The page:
Last modified on 3 December 2011, at 04:36

Disgrace

Disgrace is the condition of having lost or being out of favor, regard, or respect, or of being dishonored, or covered with shame. An event is called a disgrace if it brings dishonor, or causes shame or reproach.

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  • Come, Death, and snatch me from disgrace.
  • The unbought grace of life, the cheap defence of nations, the nurse of manly sentiment and heroic enterprise, is gone!
    • Edmund Burke, Reflections on the Revolution in France (1790).
  • And wilt thou still be hammering treachery, To tumble down thy husband and thyself From top of honour to disgrace's feet?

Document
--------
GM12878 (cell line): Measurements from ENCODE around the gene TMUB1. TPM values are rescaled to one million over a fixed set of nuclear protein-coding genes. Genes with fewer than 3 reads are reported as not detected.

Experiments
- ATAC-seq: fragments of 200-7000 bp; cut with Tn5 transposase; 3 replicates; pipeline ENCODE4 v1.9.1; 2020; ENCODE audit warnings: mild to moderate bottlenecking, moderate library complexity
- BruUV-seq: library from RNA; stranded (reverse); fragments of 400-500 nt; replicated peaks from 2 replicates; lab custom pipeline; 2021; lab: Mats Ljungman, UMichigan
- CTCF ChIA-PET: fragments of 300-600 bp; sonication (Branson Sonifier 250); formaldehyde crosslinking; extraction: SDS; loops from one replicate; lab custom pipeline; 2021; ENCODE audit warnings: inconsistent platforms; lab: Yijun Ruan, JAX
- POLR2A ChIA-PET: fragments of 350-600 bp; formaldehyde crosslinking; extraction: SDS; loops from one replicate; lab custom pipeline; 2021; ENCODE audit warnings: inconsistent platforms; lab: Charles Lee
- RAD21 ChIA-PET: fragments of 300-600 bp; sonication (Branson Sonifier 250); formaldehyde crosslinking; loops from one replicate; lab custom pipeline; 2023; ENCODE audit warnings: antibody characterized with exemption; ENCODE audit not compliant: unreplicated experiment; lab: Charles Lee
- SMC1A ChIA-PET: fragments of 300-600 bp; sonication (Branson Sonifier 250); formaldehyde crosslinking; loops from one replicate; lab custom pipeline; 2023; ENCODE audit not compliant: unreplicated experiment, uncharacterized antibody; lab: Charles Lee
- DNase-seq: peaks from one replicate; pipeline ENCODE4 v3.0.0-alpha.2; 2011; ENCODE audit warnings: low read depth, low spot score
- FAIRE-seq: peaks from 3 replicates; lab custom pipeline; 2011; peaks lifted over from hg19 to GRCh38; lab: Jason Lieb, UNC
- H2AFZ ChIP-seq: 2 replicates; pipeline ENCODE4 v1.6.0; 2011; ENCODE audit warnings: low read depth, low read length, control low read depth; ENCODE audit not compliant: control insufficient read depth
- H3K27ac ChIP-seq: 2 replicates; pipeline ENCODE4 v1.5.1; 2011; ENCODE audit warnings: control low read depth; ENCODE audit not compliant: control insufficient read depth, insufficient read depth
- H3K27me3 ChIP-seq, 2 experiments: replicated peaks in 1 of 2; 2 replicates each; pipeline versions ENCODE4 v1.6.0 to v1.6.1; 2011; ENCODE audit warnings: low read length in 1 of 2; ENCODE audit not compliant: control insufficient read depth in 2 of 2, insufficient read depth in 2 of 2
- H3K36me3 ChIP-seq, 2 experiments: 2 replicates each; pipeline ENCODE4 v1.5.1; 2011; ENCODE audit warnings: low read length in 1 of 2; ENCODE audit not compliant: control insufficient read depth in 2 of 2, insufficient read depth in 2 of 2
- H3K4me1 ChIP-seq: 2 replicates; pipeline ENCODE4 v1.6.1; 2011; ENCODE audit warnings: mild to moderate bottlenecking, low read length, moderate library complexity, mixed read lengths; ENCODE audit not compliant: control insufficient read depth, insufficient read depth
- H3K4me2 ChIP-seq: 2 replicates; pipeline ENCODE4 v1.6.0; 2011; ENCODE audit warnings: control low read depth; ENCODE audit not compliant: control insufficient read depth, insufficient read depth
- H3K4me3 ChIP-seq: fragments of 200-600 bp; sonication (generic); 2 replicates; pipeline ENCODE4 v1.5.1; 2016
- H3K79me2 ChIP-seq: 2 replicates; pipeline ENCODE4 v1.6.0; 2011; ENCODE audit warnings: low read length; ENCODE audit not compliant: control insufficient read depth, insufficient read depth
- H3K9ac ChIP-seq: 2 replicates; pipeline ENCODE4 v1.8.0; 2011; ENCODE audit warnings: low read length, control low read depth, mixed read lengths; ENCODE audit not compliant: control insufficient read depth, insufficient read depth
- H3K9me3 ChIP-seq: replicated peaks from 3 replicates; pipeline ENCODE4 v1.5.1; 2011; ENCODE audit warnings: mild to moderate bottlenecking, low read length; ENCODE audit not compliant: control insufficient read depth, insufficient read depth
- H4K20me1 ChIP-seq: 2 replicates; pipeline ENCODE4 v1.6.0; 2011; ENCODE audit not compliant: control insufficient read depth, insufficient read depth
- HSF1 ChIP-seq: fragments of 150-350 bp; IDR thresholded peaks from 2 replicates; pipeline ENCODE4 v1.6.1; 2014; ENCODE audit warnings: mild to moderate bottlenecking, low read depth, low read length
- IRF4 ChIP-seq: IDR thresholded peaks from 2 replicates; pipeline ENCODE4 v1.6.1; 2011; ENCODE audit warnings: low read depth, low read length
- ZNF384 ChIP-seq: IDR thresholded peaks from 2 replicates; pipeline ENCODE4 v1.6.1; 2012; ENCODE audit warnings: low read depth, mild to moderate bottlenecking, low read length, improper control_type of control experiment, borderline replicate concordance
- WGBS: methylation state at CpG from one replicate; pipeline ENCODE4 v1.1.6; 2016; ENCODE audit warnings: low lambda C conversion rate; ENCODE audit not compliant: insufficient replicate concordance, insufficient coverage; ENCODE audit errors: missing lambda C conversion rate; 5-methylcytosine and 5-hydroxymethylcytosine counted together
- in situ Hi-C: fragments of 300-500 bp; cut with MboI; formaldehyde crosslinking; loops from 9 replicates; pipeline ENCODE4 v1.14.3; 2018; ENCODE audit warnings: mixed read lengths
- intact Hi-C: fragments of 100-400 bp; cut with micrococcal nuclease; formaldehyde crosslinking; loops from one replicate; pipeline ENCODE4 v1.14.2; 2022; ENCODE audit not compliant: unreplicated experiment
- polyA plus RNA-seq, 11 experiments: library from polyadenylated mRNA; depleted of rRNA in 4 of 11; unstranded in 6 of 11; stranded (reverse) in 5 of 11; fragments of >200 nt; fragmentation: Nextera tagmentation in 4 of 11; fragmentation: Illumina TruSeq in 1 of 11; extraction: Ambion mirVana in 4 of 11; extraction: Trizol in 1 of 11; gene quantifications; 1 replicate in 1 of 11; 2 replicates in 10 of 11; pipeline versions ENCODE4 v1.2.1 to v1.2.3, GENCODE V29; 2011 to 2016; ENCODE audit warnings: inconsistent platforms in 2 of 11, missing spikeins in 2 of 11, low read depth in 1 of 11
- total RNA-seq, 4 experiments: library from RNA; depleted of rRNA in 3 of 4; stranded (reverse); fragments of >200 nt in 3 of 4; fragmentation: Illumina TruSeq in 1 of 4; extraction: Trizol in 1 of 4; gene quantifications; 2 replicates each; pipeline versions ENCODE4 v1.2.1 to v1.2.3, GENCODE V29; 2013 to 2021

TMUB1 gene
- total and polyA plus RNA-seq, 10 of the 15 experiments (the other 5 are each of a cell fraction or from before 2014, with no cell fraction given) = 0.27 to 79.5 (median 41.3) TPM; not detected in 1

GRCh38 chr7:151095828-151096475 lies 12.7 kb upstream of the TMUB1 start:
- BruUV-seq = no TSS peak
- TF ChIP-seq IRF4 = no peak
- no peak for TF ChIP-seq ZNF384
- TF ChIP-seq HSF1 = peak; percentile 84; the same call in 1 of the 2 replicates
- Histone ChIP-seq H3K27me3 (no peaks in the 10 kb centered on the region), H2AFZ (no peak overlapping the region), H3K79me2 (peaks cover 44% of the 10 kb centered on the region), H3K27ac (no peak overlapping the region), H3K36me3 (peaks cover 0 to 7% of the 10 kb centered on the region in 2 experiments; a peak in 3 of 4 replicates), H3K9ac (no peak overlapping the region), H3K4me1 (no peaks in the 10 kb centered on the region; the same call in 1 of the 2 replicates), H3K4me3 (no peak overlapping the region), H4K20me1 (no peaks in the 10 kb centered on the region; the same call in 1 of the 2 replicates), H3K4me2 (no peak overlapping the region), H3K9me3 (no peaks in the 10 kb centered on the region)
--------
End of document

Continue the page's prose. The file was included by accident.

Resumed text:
Hoyt's New Cyclopedia Of Practical QuotationsEdit

Quotes reported in Hoyt's New Cyclopedia Of Practical Quotations (1922), p. 197.
  • Could he with reason murmur at his case,
    Himself sole author of his own disgrace?
  • Id demum est homini turpe, quod meruit pati.
    • That only is a disgrace to a man which he has deserved to suffer.
    • Phaedrus, Fables, III. 11. 7.
  • Hominum immortalis est infamia;
    Etiam tum vivit, cum esse credas mortuam.
    • Disgrace is immortal, and living even when one thinks it dead.
    • Plautus, Persa, III. 1. 27.

External linksEdit

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